Force is one of my favorite units to teach. There are so many options out there, and students can really get involved, and you can easily tap into their interests. Here are some different ways and ideas for teaching force in your class. Some of these are perfect to use as inquiry investigations before the students learn the basic information, vocabulary, and formulas, and others are great for reinforcing the ideas. I highly recommend incorporating the flipped classroom model during this unit so that you can spend less time in class lecturing and more time in class doing these fun activities.
Below you will find
- Activities to capitalize on student interest.
- Activities to help students physically experience the effect of forces
- Online investigations for force
- Force Projects
Capitalize on student interest
Most students love watching sports or playing them, and many love video games. This is the perfect unit to use those interests to get students involved more with science. If they love playing sports or watching them, they can create videos, posters, stories, or ebooks. Have them explain their sport, the forces involved with their sport, and how Newton's three laws apply to it. If they love video games, they can also describe how the different forces are applied in their virtual world. They can use screenshots or videos to demonstrate the forces acting on the different objects and how Newton's three laws are applied. They can build rollercoasters in Minecraft and describe how the forces affect the motion of the cart. (I always tell the students that they need to use school appropriate video games so no call of duty or warcraft)
Activities to experience the effect of forces
There are so many great activities out there that allow them to experience the effect of different forces and Newton's laws.
- Borrow some soccer balls from the P.E. department and have the students kick them with different amounts of force.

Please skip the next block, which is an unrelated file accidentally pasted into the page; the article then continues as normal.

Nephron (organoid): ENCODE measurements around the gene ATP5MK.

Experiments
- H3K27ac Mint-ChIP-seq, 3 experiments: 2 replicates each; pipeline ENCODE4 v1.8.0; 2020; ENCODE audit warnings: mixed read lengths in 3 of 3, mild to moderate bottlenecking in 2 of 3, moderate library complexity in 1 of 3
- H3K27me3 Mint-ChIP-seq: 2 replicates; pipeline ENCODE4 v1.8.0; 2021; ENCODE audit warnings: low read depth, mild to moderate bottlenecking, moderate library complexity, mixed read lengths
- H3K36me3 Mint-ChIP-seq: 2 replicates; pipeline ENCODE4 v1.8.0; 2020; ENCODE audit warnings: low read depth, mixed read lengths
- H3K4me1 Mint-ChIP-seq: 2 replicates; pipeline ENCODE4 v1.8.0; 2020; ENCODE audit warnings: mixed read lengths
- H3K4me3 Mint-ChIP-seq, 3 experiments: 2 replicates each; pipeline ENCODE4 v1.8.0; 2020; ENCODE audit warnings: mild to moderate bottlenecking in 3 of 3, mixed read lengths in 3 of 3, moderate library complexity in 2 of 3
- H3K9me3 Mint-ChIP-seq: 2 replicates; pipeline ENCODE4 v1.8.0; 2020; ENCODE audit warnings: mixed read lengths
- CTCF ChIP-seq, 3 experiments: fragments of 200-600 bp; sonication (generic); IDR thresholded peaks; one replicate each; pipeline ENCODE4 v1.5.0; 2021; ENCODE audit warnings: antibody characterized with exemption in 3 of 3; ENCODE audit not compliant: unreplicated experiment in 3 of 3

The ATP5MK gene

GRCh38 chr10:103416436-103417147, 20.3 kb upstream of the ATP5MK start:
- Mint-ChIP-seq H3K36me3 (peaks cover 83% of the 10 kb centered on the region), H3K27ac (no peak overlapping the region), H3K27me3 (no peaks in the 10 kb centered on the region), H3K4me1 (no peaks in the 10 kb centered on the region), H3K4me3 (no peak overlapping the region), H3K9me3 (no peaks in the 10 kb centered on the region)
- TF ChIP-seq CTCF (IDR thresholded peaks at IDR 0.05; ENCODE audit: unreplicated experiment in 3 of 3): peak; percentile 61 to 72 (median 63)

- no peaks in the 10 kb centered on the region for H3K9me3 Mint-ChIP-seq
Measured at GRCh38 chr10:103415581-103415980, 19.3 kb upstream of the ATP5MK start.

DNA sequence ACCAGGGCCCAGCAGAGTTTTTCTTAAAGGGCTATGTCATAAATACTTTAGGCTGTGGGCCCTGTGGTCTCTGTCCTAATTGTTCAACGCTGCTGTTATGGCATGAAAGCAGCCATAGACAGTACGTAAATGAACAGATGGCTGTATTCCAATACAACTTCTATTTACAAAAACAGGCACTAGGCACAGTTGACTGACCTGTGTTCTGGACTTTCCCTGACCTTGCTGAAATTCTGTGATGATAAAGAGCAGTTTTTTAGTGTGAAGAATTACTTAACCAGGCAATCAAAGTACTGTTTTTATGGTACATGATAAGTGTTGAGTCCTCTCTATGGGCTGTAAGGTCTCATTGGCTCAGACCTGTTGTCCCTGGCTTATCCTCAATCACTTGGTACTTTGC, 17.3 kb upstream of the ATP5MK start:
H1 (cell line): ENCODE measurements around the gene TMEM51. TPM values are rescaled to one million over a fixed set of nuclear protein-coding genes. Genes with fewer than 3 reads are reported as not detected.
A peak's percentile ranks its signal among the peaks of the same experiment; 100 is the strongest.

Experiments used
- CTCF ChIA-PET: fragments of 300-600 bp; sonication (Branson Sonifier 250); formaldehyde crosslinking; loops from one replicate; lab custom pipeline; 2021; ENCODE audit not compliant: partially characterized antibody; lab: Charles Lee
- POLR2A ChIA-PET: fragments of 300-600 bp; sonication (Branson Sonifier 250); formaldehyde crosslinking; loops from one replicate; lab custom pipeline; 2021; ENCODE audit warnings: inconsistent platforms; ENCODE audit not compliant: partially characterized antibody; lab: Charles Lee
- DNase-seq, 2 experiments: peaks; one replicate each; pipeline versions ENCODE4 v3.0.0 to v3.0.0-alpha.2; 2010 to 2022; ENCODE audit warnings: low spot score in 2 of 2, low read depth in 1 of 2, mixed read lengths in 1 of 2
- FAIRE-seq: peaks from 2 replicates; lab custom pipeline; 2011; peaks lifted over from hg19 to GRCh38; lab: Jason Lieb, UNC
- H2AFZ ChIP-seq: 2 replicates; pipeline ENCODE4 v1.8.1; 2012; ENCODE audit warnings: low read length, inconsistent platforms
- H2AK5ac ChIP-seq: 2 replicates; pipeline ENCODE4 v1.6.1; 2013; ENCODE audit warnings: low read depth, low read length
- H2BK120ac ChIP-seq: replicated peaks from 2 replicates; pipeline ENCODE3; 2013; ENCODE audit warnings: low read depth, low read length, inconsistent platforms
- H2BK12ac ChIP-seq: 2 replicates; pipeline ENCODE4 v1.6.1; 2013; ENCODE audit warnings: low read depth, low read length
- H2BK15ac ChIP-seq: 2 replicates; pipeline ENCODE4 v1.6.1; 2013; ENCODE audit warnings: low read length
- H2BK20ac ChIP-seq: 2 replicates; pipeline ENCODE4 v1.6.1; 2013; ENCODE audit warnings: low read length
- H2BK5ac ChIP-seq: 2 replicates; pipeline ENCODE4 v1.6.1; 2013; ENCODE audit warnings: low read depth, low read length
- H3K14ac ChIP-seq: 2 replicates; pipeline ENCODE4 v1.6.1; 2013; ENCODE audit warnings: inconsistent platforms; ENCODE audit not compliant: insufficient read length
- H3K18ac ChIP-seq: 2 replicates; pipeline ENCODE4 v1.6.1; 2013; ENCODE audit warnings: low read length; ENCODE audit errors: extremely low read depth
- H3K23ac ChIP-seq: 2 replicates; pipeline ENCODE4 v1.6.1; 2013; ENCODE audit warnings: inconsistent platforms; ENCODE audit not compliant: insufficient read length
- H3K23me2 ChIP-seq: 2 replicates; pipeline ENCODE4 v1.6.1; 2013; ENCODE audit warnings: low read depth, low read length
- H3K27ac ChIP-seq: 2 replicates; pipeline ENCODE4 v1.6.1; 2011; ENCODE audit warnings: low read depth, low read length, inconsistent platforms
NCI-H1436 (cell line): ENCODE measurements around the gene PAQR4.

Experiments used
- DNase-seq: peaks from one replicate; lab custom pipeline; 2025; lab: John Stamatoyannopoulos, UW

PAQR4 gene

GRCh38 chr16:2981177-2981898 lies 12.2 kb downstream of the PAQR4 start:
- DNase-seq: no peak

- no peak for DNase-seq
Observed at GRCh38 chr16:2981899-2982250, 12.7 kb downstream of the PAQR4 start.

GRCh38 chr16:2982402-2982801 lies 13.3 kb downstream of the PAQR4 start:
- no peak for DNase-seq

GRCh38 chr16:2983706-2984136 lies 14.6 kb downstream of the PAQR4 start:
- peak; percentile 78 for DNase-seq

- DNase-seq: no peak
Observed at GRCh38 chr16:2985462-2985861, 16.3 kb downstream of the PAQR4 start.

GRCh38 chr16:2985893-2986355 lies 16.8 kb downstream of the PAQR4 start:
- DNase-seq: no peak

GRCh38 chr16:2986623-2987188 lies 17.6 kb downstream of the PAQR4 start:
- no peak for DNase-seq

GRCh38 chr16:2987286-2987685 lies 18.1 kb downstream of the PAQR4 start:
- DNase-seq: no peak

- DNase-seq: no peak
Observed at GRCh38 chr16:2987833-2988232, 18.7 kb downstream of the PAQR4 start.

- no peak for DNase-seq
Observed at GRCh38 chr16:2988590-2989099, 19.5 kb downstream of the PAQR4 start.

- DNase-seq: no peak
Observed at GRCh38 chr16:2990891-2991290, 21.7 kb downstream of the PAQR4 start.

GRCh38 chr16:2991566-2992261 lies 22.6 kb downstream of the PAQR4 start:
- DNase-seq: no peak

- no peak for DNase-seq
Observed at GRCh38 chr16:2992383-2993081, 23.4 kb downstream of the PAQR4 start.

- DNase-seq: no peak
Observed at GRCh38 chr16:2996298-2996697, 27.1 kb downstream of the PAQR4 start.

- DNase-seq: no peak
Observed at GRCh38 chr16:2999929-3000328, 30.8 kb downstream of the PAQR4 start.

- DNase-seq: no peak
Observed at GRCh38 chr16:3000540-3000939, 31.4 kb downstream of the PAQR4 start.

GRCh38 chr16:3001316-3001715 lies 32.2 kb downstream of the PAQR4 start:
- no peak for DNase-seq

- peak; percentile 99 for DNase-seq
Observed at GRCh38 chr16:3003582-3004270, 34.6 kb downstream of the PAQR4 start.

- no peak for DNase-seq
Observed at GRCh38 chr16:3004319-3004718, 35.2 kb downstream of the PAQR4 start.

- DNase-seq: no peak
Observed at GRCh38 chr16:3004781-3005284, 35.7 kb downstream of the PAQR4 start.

- grab different types of balls (soccer, exercise, beach ball…) Let them kick the balls with the same amount of force and discuss how the balls moved.
- Have students bring in their skateboards and push off each other while standing on them first gently then with more force. Then have only one person push, and the other keeps their arms straight. They can then discuss the different motions.
- Grab a rope and play a little tug-o-war with the class. First, randomly choose the teams, and then you choose the teams based on trying to even out the students. Let them discuss the difference in how easy it was to win or lose the competition.
- Do the ball down a ramp lab with marbles but have the marbles hit a cup at the end to push it. Change up the ramp's height to increase the speed of the marble and then change the size of the marble to increase the mass. Students can discuss how changing the mass or the speed affected the marble's force on the cup and its ability to move it. You could also try it on different surfaces to see how friction affected the movement of the cup.
- Have students move objects across different surfaces to see how the different surfaces affect the amount of force needed to move. You could use asphalt, tile, desk, grass, sandpaper, or other surfaces.